Despite these efforts by humanitarian agencies, vital operations continue to be hampered by a variety of bureaucratic impediments, principally by the authorities on the ground. Missions are frequently cancelled due to lack of clearance; interference with implementing partner selection is common; there has been no headway in negotiating the start of the nation-wide emergency food security and nutrition assessment - blocked for seven months now; and there remain long lists of critical humanitarian supplies sitting in warehouses or in ports awaiting clearance by the authorities – including UN armoured vehicles, along with around 100 protective vests and helmets required for UN staff to expand and operate safely, particularly on missions outside Sana’a. Progress is also required towards simplifying the current de-confliction mechanism with the coalition. For operations to meaningfully expand during the Cessation and beyond, as well as for existing humanitarian relief efforts to consistently reach those most in need, these impediments must be immediately removed.
In this context, I underscore that the terms of the Cessation of Hostilities not only include a halt in hostilities but also obligate the parties to allow unhindered humanitarian assistance. I remind all parties that this facilitation is an obligation under International Humanitarian Law. While airstrikes, rockets and ground fighting indiscriminately kill civilians, these administrative obstacles are only nominally less devastating, directly contributing to hunger, sickness, deprivation and death.
Operations are also being impacted financially. Now into the second quarter of 2016, the Yemen Humanitarian Response Plan remains critically underfunded, at only 16 per cent. To date US$296 million has been received against the US$1.8 billion requested. In order for humanitarian agencies – both UN and NGOs - to continue their work, more funding is required now. Because it is so critical that this assistance reaches all in need across the country, without partiality, it is important that funding be given through the Humanitarian Response Plan released earlier this year.
Commercial imports have notably decreased over the past two months, primarily because of delays in the coalition clearance process – in particular for vessels trying to reach Al Hudaydah Port. Delays in the delivery of commercial goods into Yemen have a direct humanitarian consequence. Constricting the pipeline of food, fuel and medical supplies into the country means that less will be available for civilian consumption and what is delivered will be available only at an inflated price. For example, in February only 15 per cent of the monthly fuel requirement was delivered while food imports fell by a quarter. As a consequence, prices rose and civilians faced greater hardship.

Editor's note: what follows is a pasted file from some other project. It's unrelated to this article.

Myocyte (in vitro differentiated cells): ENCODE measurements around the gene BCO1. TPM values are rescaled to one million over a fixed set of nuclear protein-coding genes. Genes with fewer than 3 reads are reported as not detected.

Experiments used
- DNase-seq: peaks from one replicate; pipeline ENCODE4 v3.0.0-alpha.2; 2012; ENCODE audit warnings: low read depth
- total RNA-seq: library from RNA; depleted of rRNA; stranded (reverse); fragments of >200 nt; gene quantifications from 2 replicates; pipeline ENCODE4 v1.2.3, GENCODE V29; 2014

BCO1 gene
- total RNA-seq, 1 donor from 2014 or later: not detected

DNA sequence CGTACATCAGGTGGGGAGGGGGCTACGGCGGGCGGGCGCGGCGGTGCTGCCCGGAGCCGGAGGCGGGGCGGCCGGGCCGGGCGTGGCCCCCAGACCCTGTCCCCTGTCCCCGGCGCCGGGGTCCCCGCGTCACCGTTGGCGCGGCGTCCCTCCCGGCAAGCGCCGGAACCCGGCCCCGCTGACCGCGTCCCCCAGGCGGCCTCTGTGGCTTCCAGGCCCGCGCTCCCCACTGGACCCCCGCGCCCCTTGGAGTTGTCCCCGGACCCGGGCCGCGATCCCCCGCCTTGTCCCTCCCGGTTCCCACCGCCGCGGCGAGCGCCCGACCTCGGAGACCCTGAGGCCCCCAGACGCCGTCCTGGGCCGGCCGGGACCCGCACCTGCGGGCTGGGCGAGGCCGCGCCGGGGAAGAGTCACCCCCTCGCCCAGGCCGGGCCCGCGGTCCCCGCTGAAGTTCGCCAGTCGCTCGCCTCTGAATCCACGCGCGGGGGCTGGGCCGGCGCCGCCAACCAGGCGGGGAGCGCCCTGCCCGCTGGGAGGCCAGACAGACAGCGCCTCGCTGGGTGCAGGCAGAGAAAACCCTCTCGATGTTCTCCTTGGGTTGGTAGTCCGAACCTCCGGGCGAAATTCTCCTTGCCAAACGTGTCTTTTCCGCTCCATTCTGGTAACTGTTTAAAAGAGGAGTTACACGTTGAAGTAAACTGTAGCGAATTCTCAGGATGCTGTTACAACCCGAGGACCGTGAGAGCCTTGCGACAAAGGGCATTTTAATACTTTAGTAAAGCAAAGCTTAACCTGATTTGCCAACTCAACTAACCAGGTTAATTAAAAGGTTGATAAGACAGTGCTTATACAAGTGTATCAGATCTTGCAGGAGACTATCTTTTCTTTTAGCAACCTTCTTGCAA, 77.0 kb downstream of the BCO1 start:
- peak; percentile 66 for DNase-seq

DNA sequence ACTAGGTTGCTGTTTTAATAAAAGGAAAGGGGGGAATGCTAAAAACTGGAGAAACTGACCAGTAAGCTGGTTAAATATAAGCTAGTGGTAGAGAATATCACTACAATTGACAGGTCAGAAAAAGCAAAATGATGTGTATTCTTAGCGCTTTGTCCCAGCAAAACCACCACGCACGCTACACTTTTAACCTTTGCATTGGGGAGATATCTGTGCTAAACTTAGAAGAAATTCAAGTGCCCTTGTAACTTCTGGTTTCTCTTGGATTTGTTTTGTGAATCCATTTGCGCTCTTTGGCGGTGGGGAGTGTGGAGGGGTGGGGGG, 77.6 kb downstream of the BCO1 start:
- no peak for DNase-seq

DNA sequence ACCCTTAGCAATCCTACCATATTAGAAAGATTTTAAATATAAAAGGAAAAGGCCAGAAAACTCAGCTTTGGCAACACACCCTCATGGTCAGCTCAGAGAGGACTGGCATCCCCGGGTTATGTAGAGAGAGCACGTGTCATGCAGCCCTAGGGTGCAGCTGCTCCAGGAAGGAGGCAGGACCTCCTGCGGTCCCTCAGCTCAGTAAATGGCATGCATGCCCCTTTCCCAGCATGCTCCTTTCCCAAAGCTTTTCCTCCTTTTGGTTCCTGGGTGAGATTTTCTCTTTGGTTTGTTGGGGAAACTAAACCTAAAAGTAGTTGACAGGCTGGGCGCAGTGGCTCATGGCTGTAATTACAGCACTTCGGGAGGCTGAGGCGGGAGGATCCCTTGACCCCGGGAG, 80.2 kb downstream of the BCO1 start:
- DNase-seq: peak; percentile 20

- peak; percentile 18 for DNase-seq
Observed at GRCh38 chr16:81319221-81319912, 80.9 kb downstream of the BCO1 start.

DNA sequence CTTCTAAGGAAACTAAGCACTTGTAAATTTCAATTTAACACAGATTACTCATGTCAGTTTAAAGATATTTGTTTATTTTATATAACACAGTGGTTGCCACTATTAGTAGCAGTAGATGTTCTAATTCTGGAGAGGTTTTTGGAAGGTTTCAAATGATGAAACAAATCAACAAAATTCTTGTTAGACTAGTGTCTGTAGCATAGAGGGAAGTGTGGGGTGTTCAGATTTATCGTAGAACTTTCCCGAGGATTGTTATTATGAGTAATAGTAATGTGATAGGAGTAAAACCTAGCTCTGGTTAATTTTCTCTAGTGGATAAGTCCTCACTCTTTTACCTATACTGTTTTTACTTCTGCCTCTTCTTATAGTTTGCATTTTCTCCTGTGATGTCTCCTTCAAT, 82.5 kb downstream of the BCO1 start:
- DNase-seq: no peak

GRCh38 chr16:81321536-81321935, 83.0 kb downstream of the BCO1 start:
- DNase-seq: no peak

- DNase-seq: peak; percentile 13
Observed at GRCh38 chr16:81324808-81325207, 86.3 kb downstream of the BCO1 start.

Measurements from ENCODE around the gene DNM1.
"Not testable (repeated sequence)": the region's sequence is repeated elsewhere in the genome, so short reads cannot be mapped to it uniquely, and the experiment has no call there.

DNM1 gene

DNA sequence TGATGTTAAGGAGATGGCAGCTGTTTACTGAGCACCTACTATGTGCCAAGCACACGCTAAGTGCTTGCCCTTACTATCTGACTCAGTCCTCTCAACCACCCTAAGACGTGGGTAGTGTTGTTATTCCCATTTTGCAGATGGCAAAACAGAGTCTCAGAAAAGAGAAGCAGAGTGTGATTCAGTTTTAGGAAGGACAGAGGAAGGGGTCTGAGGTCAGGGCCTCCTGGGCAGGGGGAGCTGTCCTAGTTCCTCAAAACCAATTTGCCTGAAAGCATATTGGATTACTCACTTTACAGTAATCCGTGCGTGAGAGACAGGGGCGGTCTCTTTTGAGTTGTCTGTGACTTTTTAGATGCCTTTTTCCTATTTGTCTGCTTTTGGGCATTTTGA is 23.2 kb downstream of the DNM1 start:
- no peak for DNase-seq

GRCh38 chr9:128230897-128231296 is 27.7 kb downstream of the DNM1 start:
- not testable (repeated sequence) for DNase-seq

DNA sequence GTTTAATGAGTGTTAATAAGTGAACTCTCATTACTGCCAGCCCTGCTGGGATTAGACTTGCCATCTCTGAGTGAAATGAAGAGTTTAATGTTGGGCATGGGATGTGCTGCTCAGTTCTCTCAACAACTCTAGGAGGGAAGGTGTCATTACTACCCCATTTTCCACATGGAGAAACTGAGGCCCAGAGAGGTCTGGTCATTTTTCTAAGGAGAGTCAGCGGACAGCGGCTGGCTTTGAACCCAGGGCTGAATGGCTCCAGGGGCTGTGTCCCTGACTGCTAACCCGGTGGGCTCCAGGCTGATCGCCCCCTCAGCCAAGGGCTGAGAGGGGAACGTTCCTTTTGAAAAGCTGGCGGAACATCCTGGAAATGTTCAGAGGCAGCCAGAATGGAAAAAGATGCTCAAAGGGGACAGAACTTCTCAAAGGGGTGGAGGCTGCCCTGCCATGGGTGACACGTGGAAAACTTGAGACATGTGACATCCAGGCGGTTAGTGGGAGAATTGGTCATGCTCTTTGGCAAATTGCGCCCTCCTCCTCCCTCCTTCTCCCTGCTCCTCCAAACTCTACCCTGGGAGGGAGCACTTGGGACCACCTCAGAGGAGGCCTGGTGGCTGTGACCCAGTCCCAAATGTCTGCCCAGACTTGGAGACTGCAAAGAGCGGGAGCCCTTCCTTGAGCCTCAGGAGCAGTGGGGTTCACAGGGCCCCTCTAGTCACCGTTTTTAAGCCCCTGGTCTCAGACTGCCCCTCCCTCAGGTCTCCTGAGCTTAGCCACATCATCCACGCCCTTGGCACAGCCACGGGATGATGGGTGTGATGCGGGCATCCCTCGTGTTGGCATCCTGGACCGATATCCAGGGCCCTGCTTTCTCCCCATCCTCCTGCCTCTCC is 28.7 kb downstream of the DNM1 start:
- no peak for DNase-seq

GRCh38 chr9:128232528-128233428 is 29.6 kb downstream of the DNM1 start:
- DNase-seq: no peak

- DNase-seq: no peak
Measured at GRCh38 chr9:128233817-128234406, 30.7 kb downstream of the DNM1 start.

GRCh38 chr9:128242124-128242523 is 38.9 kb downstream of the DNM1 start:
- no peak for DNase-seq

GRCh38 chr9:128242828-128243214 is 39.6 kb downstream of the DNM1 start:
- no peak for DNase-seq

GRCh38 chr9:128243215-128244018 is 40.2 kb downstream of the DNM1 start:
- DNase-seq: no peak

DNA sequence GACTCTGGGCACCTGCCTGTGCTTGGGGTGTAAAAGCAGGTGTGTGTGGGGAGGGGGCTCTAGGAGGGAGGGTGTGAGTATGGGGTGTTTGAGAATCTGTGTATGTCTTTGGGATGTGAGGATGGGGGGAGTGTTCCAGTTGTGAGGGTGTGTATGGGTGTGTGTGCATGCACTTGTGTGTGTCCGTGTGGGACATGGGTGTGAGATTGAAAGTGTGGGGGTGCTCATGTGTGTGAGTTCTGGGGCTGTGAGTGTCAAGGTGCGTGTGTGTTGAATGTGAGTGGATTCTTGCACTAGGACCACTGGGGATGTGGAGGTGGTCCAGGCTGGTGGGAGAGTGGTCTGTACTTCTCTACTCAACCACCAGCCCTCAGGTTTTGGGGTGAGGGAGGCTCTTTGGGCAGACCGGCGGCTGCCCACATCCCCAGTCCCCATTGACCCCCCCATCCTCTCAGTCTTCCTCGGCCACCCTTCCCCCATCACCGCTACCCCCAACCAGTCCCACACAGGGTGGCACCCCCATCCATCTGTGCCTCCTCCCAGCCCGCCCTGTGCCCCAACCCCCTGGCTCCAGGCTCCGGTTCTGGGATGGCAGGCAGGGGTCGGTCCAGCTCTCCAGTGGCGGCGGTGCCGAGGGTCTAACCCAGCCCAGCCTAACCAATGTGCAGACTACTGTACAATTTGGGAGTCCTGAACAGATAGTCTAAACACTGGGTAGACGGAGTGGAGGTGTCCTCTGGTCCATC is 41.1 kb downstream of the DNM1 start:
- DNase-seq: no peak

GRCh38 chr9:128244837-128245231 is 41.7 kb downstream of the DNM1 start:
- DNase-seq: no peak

The Steering Committee of the United Nations Verification and Inspection Mechanism (UNVIM) met for the first time on 11 April, to be followed by a second meeting on 18 April. In the past 12 hours the representative from the Government of Yemen to the Steering Committee affirmed to the United Nations that the Government of Yemen has agreed to the UNVIM head office being located in Djibouti. It is now a matter of urgency that during this upcoming meeting the UNVIM be fully operationalized as a single mechanism for the clearance of commercial vessels into Yemen. To delay further will have far-reaching consequences – increasing already severe humanitarian needs.
Despite the overwhelming human tragedy that marks Yemen today, we maintain the hope that the parties to this conflict will choose the only path to a solution, namely negotiation and dialogue, over the coming weeks, no matter how challenging that path may seem. There is no military solution. We will continue to deliver humanitarian assistance to those in need, but what is needed above all in Yemen is peace. Peace for nearly three and a half million children, the country’s next generation, to return to school; for the displaced to return home; for livelihoods to recover; and for the rebuilding of social service infrastructure, heritage sites, and communities.
For the people of Yemen, peace is not an abstract, it is vital to their survival. I call on the parties to re-double their commitment to finding a negotiated political settlement to the conflict, and call upon all Member States and the Council to continue to support such genuine efforts. While this process develops meanwhile, we cannot simply wait and hope. Action is required. Parties to the conflict must recognise their responsibility to protect the civilians of Yemen and facilitate the unfettered delivery of impartial aid to the people in need. Similarly, the delivery of commercial goods to the country must be better managed through the UNVIM process to relieve the acute price and availability pressures on daily necessities. Building barriers around the people of Yemen – through access restrictions, delivery delays or visa denials for humanitarian staff – is not in the interest of peace, nor of the Yemeni people. It will prolong the suffering of those in need and drive more and more communities into real and life-threatening risk. The Cessation of Hostilities is a crucial window of action for both the parties to the conflict to consider peace and those civilians caught in its grasp to receive much needed aid.